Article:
I totally agree, I personally like pipelines, if you form a good relationship with them , they are a asset, if you are a jerk about things they will reciprocate
Example. On a ranch I ran in Webb county it had multiple pipelines and one was always in disrepair and overgrown, bad roads, ect , the rancher had been a jerk to that company and kinda bullied them , he learned his lessons and the other pipelines where beautifully maintained and if we ever needed anything or they the same.
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Old 05-18-2019, 02:19 PM   #10
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What's different for us is that we don't have a whole lot of trees/cover to begin with, so an easement is going to lessen it even more. It's not the end of the world, it's just more of the whole, "What are the chances?" kind of thing. I'd say as of right now, our biggest concern is having some sort of say in where the easement goes. The current projected path goes straight through a new pond we had completed about a month ago, and the area of the property I hunt. With that being said, the pipeline company still thought that particular stretch of land was under one land owner, but the property has been broken up between multiple people. So they're not going off the most up to date information to begin with
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Old 05-18-2019, 02:32 PM   #11
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The a big pipeline is coming through our property. They offered $15k to run it 600’ through our property I said no. They came back with $31k I said things were looking better and asked where they wanted to run it exactly. After a bit more negotiations we got a little under $50k for them to go through. It’s a 50’ easement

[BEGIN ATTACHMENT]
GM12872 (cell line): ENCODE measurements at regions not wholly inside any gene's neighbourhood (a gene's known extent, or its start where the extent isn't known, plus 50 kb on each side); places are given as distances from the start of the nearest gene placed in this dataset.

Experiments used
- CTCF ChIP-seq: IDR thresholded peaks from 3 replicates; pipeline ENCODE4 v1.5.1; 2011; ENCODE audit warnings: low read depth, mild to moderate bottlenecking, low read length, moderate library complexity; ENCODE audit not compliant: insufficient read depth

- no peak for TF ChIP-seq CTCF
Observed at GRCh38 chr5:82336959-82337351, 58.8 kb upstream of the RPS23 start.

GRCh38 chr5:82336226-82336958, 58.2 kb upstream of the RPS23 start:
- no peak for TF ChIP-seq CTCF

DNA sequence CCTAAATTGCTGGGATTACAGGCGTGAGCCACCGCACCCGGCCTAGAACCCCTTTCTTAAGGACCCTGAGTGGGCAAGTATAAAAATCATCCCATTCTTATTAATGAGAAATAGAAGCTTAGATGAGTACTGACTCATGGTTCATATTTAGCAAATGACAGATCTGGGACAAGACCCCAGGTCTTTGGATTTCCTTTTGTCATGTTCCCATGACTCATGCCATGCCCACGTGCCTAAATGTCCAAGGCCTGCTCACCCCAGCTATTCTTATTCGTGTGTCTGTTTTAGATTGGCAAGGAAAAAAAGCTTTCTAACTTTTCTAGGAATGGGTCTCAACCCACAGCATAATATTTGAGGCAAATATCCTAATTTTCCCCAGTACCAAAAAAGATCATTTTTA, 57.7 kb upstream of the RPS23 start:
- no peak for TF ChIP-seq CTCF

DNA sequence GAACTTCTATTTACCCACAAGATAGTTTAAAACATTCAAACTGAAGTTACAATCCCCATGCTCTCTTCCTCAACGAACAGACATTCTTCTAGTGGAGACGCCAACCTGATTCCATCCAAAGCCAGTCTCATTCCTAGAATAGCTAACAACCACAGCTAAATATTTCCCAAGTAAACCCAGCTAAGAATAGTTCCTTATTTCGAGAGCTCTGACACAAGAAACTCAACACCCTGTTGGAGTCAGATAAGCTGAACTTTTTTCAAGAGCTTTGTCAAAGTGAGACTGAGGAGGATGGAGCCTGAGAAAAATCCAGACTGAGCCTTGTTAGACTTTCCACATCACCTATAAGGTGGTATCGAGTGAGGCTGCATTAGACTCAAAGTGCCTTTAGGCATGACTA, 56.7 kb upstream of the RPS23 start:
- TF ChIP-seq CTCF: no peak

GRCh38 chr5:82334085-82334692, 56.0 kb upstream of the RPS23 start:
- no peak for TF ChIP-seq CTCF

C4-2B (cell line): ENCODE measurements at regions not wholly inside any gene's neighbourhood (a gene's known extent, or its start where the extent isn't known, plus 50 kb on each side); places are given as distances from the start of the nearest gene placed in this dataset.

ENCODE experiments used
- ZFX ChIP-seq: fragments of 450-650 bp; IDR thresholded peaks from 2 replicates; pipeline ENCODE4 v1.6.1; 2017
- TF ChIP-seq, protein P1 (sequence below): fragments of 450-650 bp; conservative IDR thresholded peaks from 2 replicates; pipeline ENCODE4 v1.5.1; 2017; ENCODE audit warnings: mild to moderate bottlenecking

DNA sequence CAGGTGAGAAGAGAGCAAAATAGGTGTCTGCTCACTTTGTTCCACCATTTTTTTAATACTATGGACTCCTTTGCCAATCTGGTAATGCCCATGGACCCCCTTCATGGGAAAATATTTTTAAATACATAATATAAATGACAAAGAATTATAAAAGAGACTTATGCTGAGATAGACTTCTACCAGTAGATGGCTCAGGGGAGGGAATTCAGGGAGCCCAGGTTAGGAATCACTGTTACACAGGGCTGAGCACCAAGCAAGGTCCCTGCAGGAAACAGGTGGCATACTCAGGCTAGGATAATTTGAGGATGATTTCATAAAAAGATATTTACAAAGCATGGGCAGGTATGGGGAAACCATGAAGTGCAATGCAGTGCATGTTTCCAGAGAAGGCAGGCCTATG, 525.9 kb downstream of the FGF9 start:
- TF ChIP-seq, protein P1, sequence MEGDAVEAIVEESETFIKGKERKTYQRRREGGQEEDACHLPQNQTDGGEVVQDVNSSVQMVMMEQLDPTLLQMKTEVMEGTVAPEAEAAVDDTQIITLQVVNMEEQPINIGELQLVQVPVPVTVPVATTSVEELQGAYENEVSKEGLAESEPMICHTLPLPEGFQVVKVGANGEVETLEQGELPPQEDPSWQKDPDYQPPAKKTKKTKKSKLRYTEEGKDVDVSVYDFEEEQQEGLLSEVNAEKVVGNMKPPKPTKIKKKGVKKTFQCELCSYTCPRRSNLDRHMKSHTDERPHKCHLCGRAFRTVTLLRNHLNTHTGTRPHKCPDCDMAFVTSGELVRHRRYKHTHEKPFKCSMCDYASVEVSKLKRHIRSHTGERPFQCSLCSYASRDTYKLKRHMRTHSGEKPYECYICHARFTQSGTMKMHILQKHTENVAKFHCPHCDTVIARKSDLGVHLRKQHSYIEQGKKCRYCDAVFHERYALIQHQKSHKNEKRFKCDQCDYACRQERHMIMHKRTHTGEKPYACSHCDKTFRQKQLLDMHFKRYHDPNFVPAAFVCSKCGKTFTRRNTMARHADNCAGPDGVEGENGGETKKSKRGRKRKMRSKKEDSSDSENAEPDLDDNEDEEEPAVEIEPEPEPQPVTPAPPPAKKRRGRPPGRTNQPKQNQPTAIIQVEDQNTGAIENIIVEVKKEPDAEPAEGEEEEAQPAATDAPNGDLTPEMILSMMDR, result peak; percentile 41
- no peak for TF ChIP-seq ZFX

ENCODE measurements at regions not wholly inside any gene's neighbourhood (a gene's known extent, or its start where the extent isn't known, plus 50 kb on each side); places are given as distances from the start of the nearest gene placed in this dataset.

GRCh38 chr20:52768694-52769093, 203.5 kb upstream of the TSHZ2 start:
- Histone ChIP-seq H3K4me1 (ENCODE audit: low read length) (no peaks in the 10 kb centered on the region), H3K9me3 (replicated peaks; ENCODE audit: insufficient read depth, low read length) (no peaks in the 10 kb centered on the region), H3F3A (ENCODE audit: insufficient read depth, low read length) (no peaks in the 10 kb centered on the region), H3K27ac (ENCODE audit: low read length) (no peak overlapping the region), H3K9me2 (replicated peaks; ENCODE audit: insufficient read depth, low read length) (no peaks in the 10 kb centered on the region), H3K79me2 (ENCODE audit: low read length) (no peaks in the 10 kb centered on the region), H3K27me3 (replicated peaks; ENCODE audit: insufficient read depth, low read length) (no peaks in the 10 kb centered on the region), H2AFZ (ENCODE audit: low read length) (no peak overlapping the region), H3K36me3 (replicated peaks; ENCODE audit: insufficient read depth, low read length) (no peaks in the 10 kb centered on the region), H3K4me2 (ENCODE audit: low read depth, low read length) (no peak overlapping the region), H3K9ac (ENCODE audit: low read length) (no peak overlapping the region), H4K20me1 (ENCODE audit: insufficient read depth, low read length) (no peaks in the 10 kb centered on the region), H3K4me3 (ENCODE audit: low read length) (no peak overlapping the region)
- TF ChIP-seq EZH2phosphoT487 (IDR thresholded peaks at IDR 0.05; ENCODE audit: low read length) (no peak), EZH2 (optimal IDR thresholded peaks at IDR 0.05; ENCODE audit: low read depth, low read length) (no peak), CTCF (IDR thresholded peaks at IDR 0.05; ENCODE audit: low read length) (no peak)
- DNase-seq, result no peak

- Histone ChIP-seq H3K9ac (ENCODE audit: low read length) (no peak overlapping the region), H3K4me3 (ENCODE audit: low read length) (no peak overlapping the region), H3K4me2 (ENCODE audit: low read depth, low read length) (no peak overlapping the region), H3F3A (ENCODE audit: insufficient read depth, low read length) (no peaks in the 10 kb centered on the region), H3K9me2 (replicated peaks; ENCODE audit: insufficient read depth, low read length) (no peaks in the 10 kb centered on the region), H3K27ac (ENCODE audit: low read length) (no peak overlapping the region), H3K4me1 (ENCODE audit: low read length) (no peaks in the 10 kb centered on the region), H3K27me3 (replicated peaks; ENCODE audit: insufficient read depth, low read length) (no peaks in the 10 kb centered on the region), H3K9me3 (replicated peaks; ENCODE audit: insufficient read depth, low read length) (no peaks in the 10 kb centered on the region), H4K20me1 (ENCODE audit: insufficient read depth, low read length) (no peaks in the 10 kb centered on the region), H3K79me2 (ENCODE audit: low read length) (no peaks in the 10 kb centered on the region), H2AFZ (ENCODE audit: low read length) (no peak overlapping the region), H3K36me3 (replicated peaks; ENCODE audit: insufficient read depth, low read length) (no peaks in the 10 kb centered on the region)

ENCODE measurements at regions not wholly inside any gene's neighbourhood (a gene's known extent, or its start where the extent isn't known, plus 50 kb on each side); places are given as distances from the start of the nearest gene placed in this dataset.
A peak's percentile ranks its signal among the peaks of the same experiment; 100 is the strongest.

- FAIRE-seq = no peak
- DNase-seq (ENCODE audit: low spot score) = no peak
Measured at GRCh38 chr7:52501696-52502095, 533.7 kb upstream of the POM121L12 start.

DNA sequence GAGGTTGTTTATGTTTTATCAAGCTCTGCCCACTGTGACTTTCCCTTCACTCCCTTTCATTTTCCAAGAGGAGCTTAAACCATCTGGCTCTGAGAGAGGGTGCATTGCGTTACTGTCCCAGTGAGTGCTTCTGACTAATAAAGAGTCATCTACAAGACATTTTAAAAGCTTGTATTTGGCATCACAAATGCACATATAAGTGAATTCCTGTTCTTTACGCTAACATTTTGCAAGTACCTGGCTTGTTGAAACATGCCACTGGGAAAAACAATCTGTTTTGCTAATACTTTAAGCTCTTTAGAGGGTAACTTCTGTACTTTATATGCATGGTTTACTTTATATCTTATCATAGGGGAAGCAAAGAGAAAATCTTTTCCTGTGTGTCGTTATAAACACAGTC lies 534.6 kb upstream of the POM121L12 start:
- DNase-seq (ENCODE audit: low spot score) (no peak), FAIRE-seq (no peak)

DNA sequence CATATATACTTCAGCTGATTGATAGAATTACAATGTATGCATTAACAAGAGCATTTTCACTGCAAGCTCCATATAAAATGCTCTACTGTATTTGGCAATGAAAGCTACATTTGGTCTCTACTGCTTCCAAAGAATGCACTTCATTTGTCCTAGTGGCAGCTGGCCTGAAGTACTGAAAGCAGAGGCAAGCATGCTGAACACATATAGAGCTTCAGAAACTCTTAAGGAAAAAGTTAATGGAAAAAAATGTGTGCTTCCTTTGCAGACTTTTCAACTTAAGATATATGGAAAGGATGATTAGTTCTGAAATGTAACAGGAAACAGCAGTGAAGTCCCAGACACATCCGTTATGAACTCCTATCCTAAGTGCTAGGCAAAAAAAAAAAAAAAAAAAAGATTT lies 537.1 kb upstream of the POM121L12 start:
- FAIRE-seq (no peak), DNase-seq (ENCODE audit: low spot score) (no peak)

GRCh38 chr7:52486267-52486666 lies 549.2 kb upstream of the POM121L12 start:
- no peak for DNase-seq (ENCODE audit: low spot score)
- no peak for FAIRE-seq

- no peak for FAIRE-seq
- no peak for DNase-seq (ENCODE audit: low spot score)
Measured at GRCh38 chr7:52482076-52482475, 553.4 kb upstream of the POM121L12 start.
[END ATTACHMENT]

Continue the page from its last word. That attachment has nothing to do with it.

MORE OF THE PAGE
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Old 05-18-2019, 03:57 PM   #12
dbaio1
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First question before anything, interstate, intrastate or gathering line ?
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Old 05-18-2019, 04:31 PM   #13
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Intrastate. Not sure if it's a gathering pipe. We were told it was going to be a 16" pipe that's going to run around 45 miles.
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Old 05-18-2019, 04:47 PM   #14
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What the others said has been pretty good advice.
I have never been on the landowners side but I’ve been the tech that has had to deal with landowners of the pipe I was taking care of after it was installed.

Keep In mind. The ROW people that you deal
With prior and the contractors that install the pipe are generally not the same guy that will be stuck taking care of the assets once they’re in the ground. When it’s all said and done, if something was out of whack don’t take it out on the tech. Speaking from that stand point we generally spent a lot of time and more company money making landowners happy after the work was done, hopefully you get a good guy and if you can be one of the “good landowners” I promise he will help you out in anyway he can.
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Old 05-18-2019, 05:10 PM   #15
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How small of a property?
If they are wanting to run it under the pond, just have them 'bore' completely under your place. Won't disturb anything on top and you'll still get some $$$$. This is what we did on the last one that came thru us.
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Old 05-18-2019, 05:10 PM   #16
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Quote:
Originally Posted by SwampBuck View Post
What the others said has been pretty good advice.
I have never been on the landowners side but I’ve been the tech that has had to deal with landowners of the pipe I was taking care of after it was installed.

Keep In mind. The ROW people that you deal
With prior and the contractors that install the pipe are generally not the same guy that will be stuck taking care of the assets once they’re in the ground. When it’s all said and done, if something was out of whack don’t take it out on the tech. Speaking from that stand point we generally spent a lot of time and more company money making landowners happy after the work was done, hopefully you get a good guy and if you can be one of the “good landowners” I promise he will help you out in anyway he can.
Good information. So in the spirit of keeping a good relationship with the land owner, are pipeline companies usually pretty good about adjusting the path of the ROW based on the landowner's preferences? Obviously nothing extreme, but more along the lines of, "Hey, can it be moved 50 yards this way so it doesn't affect this, that, & the other?".
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Old 05-18-2019, 05:12 PM   #17